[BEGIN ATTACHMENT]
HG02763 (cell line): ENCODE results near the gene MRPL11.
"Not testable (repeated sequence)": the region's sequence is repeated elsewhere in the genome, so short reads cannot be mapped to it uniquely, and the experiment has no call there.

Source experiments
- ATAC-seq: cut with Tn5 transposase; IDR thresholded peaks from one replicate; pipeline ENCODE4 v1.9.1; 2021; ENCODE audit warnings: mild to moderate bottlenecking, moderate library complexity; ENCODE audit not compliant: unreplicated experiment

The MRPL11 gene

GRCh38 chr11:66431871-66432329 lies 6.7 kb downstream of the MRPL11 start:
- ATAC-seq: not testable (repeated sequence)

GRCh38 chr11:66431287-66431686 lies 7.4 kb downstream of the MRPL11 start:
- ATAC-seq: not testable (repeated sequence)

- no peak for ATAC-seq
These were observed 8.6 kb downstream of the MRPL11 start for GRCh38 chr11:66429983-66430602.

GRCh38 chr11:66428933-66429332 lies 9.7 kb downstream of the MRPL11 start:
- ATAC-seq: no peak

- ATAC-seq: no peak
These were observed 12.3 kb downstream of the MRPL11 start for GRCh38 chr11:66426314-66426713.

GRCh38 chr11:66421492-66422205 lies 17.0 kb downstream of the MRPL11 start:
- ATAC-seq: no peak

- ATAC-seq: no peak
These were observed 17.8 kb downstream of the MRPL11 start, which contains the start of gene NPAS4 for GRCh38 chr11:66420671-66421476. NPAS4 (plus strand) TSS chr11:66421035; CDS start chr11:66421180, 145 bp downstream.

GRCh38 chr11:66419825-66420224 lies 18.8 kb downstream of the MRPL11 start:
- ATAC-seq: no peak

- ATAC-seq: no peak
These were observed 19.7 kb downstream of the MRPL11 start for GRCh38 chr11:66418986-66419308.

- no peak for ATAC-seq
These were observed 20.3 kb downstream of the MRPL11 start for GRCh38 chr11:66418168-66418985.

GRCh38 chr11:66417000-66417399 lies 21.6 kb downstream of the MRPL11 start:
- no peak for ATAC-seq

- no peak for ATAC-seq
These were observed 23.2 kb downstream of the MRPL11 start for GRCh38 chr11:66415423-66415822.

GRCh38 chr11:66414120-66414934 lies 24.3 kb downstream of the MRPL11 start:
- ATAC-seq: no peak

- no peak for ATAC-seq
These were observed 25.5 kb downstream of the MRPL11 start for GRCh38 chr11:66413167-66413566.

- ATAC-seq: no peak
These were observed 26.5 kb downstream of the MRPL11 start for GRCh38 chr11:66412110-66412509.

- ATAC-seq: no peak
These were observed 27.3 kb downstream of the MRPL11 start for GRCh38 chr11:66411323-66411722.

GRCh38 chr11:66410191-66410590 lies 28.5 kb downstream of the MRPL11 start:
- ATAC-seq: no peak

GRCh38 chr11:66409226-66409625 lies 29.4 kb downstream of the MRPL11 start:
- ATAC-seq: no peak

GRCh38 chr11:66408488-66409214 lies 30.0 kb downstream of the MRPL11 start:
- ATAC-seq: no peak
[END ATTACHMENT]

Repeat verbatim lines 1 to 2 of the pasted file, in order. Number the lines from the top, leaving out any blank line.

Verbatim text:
HG02763 (cell line): ENCODE results near the gene MRPL11.
"Not testable (repeated sequence)": the region's sequence is repeated elsewhere in the genome, so short reads cannot be mapped to it uniquely, and the experiment has no call there.